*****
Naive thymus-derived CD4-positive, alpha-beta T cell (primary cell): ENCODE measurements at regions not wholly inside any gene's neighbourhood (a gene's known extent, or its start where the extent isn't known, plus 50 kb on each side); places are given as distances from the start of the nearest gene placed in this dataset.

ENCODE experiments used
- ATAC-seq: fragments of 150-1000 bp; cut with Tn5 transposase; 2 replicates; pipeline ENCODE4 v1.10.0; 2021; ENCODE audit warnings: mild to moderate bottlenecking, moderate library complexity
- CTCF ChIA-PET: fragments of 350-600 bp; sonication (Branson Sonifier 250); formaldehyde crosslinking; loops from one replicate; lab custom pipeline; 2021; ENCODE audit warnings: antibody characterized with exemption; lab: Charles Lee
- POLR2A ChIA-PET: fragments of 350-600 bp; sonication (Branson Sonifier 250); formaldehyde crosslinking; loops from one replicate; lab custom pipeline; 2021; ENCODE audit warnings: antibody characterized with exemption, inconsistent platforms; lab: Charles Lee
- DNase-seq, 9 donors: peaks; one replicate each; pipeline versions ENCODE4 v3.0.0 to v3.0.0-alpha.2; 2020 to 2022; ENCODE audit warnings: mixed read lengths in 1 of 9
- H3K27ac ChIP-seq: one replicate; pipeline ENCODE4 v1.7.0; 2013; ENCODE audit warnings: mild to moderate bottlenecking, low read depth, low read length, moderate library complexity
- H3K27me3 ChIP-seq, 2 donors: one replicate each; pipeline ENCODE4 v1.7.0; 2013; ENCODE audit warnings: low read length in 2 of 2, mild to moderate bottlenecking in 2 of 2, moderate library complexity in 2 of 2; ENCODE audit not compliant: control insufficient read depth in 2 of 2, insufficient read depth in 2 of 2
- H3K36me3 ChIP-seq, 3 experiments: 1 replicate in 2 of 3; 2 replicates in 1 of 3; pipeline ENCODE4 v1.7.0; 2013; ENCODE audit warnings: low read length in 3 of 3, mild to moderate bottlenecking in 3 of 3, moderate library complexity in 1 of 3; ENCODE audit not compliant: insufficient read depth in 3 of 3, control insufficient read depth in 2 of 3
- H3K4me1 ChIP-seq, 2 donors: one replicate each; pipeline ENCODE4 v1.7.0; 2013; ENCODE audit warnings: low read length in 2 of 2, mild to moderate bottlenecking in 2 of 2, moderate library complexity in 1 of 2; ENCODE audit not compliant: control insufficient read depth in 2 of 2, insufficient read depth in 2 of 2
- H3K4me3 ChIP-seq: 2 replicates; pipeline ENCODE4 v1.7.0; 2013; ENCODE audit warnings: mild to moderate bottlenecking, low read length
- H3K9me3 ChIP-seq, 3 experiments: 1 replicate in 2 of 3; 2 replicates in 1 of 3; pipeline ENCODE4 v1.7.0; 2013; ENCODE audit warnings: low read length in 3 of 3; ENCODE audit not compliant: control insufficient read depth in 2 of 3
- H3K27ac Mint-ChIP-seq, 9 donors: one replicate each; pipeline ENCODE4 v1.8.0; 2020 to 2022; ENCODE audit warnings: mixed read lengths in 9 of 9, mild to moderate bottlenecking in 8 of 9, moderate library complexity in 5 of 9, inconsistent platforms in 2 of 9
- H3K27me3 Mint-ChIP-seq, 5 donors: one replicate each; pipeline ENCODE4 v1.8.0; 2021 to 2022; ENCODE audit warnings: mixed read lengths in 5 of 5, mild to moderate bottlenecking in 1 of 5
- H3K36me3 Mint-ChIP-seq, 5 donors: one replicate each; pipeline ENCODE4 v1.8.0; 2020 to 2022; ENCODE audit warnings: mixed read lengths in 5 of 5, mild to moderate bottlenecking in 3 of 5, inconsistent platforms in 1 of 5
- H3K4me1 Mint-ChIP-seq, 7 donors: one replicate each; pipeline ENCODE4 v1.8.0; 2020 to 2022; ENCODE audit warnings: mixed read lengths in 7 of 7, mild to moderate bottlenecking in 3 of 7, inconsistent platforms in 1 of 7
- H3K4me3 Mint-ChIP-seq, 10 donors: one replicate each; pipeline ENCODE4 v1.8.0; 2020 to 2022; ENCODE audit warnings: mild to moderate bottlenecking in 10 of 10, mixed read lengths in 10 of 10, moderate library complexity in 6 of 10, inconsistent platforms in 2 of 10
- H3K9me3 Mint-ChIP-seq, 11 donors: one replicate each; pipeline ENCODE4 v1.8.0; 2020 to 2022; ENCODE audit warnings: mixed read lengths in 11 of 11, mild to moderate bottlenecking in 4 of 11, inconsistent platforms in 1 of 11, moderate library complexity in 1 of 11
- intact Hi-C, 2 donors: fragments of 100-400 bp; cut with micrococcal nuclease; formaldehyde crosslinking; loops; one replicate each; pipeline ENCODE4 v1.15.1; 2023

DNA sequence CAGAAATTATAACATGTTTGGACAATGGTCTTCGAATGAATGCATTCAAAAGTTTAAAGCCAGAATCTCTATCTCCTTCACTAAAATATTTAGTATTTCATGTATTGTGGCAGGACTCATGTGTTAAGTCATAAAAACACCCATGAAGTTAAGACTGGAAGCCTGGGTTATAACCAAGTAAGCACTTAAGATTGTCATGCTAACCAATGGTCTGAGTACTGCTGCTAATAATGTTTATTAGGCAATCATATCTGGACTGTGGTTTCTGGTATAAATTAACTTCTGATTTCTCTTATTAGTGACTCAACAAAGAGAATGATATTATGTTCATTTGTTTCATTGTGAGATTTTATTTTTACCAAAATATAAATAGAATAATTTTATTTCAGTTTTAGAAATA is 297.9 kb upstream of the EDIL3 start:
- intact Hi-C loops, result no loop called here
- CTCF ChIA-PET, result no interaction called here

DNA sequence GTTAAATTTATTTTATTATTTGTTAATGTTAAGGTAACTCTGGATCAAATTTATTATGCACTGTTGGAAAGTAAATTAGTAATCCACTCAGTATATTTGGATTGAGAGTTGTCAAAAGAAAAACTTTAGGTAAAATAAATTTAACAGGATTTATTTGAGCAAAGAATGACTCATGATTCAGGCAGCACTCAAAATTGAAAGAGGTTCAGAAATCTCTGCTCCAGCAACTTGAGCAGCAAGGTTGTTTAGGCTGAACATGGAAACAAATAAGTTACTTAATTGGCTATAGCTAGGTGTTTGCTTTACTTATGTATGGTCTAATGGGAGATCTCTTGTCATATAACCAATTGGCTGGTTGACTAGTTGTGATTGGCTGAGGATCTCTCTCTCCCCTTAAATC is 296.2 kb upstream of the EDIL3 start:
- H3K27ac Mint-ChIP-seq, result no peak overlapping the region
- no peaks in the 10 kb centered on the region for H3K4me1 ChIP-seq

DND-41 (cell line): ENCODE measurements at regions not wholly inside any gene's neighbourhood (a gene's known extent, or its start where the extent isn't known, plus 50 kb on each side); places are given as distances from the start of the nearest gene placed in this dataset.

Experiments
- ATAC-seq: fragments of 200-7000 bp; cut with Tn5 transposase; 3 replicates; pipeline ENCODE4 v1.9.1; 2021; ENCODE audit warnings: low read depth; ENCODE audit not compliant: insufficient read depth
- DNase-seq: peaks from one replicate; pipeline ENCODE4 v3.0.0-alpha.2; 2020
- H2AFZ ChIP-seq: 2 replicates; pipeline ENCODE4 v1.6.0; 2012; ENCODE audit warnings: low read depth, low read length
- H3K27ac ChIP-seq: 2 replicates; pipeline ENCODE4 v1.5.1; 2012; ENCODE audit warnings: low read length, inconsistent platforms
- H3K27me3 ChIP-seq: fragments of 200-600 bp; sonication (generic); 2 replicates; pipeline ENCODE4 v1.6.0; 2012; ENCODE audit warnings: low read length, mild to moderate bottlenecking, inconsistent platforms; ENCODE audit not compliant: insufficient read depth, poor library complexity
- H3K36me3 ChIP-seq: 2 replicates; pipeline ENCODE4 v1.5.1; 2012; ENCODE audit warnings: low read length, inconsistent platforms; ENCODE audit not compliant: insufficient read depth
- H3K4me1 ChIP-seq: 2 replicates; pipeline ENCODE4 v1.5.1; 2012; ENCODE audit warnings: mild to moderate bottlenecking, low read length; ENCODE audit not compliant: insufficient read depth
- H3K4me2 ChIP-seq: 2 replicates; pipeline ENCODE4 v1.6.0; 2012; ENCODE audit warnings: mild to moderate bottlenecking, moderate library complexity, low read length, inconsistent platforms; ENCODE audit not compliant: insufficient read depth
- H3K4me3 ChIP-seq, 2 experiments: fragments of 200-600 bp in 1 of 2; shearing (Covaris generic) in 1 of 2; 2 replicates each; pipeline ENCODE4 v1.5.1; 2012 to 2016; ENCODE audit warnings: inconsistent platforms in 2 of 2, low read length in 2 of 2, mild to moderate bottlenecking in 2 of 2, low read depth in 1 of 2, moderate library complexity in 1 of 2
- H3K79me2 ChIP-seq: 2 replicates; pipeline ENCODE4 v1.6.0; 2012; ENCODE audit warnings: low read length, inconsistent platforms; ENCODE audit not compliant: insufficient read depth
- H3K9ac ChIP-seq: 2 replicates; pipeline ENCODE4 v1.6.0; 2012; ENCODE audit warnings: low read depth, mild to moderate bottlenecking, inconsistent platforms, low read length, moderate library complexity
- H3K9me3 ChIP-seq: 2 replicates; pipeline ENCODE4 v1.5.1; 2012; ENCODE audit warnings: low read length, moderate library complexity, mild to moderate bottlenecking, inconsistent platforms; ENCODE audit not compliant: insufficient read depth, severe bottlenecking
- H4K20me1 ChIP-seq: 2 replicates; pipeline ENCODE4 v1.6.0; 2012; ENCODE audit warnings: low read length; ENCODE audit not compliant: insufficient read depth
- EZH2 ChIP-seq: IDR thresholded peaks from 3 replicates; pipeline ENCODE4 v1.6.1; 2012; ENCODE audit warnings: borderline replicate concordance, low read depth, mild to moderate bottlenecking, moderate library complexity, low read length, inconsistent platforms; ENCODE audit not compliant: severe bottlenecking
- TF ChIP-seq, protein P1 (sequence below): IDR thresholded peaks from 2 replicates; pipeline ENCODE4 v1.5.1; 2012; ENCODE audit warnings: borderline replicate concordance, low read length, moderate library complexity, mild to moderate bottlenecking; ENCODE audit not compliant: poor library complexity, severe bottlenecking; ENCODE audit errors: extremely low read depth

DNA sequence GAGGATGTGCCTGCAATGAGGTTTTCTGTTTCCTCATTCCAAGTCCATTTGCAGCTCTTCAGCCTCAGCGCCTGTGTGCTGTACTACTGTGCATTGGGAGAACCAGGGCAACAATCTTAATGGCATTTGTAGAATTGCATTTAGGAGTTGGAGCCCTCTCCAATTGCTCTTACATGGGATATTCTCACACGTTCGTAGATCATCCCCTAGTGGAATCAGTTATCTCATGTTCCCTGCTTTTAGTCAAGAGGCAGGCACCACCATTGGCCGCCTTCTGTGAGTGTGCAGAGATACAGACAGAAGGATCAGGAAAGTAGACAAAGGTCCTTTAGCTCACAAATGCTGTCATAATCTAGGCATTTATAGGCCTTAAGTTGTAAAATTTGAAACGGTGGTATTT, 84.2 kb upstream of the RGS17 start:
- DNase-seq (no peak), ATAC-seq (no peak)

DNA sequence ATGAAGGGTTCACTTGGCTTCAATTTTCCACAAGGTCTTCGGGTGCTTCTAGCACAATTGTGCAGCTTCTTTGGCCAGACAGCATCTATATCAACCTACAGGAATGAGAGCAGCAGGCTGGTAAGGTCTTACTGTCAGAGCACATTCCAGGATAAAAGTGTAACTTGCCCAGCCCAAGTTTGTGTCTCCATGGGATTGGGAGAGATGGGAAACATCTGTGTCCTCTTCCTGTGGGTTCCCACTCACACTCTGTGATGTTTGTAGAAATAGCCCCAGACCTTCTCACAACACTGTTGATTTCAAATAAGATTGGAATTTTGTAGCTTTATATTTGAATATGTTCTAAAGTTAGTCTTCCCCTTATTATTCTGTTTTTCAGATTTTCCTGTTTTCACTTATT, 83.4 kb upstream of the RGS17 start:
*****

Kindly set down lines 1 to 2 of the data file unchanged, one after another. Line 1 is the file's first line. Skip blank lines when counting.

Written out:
Naive thymus-derived CD4-positive, alpha-beta T cell (primary cell): ENCODE measurements at regions not wholly inside any gene's neighbourhood (a gene's known extent, or its start where the extent isn't known, plus 50 kb on each side); places are given as distances from the start of the nearest gene placed in this dataset.

ENCODE experiments used